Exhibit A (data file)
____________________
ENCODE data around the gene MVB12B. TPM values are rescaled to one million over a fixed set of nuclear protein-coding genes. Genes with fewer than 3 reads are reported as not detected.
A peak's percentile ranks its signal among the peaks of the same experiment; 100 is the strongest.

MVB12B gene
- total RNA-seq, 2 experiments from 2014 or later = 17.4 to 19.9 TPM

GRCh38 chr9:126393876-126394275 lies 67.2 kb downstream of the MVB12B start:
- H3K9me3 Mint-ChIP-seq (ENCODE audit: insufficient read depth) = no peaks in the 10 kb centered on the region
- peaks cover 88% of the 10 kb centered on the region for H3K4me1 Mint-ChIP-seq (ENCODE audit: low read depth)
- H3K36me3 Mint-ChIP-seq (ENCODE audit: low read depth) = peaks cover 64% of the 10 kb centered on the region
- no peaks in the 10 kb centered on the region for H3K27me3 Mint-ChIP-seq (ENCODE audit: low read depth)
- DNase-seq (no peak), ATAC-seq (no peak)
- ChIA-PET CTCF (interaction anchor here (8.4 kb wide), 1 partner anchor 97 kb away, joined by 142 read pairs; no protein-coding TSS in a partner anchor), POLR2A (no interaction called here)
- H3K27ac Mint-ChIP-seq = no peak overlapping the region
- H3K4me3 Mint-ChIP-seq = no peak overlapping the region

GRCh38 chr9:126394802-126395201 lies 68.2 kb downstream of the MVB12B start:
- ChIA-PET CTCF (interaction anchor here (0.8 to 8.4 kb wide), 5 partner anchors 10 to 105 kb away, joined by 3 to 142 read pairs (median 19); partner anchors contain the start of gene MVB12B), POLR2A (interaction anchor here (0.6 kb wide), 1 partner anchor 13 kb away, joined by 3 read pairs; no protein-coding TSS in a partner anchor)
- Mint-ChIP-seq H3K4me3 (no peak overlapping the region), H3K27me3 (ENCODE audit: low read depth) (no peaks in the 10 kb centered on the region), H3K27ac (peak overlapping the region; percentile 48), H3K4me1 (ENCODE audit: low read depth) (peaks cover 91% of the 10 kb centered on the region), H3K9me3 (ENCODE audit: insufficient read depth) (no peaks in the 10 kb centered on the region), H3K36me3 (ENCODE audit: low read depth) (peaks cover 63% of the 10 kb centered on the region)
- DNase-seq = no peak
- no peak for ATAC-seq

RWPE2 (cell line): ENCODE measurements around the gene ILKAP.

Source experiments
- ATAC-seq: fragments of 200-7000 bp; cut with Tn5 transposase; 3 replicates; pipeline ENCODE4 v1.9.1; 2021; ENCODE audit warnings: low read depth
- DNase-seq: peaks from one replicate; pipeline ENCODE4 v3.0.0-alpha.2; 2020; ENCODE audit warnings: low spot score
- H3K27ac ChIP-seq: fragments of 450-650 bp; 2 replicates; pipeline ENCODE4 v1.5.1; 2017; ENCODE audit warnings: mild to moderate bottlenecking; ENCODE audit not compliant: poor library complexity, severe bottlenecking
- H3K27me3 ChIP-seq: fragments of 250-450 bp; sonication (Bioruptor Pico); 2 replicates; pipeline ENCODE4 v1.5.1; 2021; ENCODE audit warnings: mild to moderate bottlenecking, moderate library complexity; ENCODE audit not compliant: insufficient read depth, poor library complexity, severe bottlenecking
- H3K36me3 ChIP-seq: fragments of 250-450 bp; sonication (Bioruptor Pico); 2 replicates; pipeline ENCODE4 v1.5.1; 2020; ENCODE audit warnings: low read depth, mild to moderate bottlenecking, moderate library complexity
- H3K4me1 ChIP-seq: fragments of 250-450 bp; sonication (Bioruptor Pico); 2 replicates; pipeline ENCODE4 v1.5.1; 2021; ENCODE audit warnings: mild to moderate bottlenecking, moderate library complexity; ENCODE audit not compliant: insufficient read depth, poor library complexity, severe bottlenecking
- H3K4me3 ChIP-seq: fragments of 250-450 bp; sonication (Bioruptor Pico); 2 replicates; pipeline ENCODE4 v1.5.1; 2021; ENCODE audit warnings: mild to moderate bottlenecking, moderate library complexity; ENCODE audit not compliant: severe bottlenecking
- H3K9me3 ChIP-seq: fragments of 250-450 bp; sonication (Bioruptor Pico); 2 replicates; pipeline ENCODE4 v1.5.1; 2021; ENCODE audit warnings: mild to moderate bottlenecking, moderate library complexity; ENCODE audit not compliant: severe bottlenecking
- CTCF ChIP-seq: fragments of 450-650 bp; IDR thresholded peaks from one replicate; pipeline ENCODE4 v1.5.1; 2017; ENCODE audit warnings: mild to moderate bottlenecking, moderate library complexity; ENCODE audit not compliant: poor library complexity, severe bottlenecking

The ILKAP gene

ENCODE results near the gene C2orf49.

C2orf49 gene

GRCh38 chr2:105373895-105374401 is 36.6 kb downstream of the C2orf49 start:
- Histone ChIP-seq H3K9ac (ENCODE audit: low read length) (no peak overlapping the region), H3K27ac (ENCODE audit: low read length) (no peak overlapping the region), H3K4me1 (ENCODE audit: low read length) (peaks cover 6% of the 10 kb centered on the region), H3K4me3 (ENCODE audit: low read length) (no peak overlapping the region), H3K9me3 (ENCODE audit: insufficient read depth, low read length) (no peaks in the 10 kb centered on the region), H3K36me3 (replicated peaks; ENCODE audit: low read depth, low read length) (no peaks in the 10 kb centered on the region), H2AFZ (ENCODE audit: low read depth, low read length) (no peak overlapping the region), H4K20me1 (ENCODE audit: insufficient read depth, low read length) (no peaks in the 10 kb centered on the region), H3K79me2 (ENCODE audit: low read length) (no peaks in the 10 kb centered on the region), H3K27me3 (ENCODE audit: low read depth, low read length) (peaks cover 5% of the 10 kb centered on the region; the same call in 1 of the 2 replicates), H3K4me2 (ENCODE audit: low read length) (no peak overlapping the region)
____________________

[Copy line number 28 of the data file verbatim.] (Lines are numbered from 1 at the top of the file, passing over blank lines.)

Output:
- H3K9me3 ChIP-seq: fragments of 250-450 bp; sonication (Bioruptor Pico); 2 replicates; pipeline ENCODE4 v1.5.1; 2021; ENCODE audit warnings: mild to moderate bottlenecking, moderate library complexity; ENCODE audit not compliant: severe bottlenecking